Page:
Mac Demarco - Salad Days

Mac Demarco - Salad Days

Captured Tracks (USA); 2014 | Indie-Pop, Chill-Core

Near the end of 2012, i purchased Mac DeMarco’s second LP, 2, on the back of hearing “Ode to Viceroy” – a sweet love song for his favourite brand of low-cost cigarettes. It was refreshing, genuinely funny and somehow beautifully sincere – I hadn’t heard anything quite like it. However, neither me, nor the artist himself could have predicted his projectile rise to indie-stardom that immediately followed. Indie-kids everywhere fell in love with not just the music, but the man himself. What followed for Mac was a gruelling one-and-a-half-year tour that took him and his band all over the world – including sets at Primavera Sound, two Pitchfork festivals and even a few stadium shows opening for Phoenix. His third full-length, Salad Days, sees him coming to grips with growing up, losing his anonymity, trying to stay chill, and how it’s all affecting his relationship with his sweet Kiki.

Based on the opening few tracks, you’d be forgiven for thinking this record was stylistically an extension of 2. A number of songs, including the title-track, stick to the upbeat twangy guitar lines and funky bass combo that’s become Mac’s signature sound. Make no mistake, there’s plenty of bouncy twang-jams on Salad Days, but the use of a synthesiser, most notably on the creepy/sexy track “Chamber of Reflection,” adds a dynamic that separates this album musically from its predecessor.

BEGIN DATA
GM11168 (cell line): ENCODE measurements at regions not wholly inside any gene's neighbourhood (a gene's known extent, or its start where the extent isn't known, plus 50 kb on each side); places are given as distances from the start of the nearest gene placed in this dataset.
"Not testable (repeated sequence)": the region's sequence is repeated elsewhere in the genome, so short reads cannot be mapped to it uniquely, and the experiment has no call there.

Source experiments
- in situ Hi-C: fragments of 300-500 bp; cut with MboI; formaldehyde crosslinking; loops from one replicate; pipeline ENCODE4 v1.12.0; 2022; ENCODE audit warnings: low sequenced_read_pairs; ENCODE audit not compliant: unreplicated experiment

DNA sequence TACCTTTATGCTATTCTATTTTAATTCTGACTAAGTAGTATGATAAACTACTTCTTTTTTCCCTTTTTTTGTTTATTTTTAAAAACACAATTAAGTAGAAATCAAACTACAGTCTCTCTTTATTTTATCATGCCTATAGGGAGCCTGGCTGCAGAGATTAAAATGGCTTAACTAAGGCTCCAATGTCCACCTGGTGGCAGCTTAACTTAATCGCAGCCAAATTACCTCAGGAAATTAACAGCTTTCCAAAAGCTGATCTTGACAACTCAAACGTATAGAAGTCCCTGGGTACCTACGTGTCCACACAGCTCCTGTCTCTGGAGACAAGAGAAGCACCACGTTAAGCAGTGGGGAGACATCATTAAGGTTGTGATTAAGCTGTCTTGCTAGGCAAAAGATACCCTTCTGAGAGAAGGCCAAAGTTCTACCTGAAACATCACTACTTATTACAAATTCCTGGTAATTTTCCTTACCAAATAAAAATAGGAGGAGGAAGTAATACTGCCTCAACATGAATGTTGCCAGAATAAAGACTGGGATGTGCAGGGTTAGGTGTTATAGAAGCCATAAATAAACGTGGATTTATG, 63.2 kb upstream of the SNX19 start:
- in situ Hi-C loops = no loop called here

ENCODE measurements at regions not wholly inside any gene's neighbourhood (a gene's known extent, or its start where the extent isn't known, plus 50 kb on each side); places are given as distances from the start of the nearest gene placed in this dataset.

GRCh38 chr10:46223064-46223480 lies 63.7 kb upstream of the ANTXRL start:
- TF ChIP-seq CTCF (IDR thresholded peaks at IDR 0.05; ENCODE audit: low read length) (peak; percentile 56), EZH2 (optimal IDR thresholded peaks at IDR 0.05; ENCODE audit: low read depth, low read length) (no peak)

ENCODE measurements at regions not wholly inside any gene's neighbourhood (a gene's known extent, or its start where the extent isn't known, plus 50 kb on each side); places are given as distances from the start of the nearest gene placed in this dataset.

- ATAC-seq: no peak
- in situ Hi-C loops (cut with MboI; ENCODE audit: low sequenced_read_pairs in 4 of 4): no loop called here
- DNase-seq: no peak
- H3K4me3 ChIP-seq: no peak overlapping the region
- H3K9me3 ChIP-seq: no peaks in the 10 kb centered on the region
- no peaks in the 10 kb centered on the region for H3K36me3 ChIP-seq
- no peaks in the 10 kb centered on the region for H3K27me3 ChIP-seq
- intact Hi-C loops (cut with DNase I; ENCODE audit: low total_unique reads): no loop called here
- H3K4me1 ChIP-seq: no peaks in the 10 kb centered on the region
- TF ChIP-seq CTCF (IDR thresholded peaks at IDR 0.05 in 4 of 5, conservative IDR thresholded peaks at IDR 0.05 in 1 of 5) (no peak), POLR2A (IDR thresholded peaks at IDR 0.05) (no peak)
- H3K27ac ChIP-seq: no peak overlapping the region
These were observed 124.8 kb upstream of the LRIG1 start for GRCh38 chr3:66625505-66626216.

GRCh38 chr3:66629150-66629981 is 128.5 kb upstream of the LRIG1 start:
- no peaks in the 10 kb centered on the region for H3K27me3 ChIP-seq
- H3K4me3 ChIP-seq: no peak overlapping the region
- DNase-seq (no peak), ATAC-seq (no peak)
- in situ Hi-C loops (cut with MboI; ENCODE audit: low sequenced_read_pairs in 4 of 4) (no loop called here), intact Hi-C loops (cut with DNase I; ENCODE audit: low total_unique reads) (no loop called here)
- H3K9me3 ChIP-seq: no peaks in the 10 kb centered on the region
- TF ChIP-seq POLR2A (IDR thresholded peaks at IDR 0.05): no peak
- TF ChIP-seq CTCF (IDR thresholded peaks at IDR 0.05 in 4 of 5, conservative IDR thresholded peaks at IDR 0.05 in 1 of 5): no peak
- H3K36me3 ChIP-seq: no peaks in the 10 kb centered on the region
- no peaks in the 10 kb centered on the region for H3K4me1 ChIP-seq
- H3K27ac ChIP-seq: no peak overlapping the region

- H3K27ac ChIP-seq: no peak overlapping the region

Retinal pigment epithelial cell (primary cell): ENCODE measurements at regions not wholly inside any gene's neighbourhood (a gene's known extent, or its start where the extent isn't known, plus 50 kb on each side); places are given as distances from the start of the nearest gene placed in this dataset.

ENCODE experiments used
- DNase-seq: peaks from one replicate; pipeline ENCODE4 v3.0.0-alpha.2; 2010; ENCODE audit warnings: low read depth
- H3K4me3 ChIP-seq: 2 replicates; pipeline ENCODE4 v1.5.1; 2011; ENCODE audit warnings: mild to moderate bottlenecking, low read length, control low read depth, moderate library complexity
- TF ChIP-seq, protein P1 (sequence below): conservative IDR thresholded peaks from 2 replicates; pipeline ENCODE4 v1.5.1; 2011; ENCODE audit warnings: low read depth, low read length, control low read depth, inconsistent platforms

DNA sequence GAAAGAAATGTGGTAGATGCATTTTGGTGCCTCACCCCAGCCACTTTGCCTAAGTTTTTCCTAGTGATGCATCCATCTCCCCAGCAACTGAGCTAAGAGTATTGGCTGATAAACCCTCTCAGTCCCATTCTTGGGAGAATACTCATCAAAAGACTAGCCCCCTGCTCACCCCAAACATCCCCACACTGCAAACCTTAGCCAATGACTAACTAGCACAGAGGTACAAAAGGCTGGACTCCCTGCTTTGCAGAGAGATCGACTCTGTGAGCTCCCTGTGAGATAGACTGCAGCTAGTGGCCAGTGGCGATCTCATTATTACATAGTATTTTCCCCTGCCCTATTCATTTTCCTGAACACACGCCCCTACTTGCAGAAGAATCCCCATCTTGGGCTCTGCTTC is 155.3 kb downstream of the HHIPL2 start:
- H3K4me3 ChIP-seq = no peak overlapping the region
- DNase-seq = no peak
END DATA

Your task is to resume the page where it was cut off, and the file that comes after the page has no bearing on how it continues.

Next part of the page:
The song writing on this record is more focused and meaningful than on either of his previous releases. He manages to maintain the simplicity of songs like “My Kind of Woman” but ties them to solid emotional ideas, each of them different – all killer, no filler. Little spoken adlibs add a bit of classic DeMarco levity to some of the darker tracks. He ends “Goodbye Weekend” simply with “ah! gigi bungsu!” (“wisdom teeth” in Indonesian). At the end of instrumental closer, “Jonny’s Odyssey,” he thanks us for joining him and assures us we’ll see him again soon. The pleasure is all ours, Mac.

You’d be hard-pressed to find another current indie act that matches Mac DeMarco’s sincerity and straightforwardness (especially on a heavily concentrated hype-band label like Captured Tracks). What allows his music to flourish in such a typically ironic scene is his acute sense of the difference between seriousness and solemnity. The silliness and lack of melodrama doesn’t detract from the genuineness of what he’s singing; it just makes it a bit more real. Salad Days is the sound of a guy completely at ease with himself – yeah he’s got some issues, but y’know, that’s life, man. What’s the point of getting all worked up? – “take it slow, Brother.”
This article first appeared in Issue 7, 2014.
Posted 4:50pm Sunday 6th April 2014 by Peter McCall.